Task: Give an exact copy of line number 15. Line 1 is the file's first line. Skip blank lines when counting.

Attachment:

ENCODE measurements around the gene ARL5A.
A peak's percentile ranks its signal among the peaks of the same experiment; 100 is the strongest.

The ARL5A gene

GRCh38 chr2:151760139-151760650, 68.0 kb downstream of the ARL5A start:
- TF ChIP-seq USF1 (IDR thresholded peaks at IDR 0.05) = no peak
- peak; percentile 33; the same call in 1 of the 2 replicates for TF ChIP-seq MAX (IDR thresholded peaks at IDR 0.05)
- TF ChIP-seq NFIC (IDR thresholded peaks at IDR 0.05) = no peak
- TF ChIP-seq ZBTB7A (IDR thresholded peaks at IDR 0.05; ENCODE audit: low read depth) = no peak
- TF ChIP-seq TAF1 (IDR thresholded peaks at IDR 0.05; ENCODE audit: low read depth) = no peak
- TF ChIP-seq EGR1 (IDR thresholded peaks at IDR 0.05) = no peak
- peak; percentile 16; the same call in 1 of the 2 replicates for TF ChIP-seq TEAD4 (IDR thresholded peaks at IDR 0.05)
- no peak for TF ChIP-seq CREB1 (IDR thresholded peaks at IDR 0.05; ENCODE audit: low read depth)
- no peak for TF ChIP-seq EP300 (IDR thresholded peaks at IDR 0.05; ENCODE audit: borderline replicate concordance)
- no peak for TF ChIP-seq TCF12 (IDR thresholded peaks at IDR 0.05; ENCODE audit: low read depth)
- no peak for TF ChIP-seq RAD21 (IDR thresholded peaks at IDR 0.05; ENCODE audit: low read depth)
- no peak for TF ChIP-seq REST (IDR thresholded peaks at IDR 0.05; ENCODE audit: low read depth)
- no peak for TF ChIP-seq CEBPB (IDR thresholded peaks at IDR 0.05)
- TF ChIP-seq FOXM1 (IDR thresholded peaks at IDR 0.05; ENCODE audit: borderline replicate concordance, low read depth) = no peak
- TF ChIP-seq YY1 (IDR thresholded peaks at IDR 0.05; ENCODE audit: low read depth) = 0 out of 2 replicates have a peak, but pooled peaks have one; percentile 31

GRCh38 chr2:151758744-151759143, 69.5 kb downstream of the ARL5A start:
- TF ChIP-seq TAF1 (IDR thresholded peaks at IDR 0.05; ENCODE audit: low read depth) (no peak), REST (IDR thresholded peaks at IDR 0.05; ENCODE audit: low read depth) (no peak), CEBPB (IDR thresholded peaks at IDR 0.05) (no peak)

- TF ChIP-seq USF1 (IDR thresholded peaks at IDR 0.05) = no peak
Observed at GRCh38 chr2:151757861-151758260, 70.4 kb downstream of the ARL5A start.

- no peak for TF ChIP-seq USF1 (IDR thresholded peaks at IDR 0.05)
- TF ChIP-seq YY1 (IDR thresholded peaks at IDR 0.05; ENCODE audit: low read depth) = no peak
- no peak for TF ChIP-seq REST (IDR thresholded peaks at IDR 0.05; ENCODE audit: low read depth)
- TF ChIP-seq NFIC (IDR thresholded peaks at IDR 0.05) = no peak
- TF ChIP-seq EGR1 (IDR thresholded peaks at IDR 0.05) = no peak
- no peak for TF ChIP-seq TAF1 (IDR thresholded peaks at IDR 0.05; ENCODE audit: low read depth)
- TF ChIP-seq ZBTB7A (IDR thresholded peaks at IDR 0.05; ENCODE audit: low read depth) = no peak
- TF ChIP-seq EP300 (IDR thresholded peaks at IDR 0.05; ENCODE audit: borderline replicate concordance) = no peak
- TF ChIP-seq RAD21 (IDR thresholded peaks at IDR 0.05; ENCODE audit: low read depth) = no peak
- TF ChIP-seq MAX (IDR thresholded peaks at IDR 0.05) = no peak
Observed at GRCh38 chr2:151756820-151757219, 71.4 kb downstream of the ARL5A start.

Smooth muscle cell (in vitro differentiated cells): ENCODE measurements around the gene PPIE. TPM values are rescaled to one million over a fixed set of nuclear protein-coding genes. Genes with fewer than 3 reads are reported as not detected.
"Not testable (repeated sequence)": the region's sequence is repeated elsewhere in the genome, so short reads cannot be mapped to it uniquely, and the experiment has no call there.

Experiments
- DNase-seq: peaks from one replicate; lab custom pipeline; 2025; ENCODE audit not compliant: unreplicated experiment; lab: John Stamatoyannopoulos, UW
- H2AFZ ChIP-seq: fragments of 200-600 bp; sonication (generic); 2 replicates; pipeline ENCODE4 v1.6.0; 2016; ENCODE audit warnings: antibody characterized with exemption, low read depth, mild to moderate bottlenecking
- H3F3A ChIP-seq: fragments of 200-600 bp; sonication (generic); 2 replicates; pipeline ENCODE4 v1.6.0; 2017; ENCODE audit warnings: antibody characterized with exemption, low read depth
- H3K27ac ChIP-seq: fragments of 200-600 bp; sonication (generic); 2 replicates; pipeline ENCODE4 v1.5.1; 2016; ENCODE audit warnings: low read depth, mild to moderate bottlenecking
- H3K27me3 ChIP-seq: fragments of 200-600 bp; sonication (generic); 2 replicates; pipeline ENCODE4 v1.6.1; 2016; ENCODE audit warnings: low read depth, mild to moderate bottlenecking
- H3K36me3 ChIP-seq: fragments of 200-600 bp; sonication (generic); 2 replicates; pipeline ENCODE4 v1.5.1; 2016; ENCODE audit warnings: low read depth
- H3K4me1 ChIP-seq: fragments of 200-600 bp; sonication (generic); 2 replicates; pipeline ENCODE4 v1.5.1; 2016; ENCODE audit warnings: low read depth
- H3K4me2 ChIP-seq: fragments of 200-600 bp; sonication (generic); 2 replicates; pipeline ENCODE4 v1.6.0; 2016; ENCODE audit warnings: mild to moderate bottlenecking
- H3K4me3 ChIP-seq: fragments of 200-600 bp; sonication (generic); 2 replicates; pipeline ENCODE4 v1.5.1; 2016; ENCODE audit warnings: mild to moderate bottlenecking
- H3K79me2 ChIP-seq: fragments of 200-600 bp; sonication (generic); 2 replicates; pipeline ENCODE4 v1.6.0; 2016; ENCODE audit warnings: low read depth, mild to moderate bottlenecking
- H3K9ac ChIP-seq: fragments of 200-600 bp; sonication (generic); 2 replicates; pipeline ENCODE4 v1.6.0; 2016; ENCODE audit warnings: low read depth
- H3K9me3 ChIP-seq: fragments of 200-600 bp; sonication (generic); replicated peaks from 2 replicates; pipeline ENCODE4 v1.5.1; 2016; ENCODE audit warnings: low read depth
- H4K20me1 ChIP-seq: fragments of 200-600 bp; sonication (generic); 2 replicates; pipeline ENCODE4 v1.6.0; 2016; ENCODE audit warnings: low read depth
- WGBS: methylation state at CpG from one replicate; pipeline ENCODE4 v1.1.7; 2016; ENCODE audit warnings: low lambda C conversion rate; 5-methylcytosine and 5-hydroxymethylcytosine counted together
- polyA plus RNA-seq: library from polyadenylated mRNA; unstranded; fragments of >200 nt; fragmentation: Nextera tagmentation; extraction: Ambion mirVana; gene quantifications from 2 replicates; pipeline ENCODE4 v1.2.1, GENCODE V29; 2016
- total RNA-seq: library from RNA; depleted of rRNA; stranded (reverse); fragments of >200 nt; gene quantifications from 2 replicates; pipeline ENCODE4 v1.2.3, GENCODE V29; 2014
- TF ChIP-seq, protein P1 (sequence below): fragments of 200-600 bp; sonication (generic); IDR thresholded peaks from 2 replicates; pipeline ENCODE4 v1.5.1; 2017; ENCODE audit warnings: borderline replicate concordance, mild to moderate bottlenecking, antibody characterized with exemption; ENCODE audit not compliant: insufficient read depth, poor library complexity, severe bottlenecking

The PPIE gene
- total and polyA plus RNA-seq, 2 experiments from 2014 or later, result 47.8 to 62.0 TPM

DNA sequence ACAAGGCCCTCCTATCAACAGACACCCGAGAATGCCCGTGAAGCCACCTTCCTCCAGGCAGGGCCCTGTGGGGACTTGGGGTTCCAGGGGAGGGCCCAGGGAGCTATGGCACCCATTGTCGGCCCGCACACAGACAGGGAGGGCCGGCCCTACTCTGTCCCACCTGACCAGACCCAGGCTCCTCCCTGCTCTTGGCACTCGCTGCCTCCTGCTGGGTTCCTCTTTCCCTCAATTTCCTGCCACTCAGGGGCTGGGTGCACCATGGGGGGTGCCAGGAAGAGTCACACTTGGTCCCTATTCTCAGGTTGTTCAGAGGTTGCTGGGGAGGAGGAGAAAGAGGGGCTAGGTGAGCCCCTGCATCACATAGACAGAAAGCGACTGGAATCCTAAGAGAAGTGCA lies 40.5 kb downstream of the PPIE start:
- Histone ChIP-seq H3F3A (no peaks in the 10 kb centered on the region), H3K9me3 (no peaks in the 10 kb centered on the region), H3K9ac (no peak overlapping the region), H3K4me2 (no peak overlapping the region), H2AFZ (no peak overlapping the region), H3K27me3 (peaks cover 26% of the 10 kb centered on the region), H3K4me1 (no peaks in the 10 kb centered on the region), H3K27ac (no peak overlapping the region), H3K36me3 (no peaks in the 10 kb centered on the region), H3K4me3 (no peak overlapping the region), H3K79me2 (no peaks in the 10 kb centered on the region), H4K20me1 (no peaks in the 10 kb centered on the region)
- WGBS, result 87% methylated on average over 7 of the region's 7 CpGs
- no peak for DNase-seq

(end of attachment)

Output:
- no peak for TF ChIP-seq RAD21 (IDR thresholded peaks at IDR 0.05; ENCODE audit: low read depth)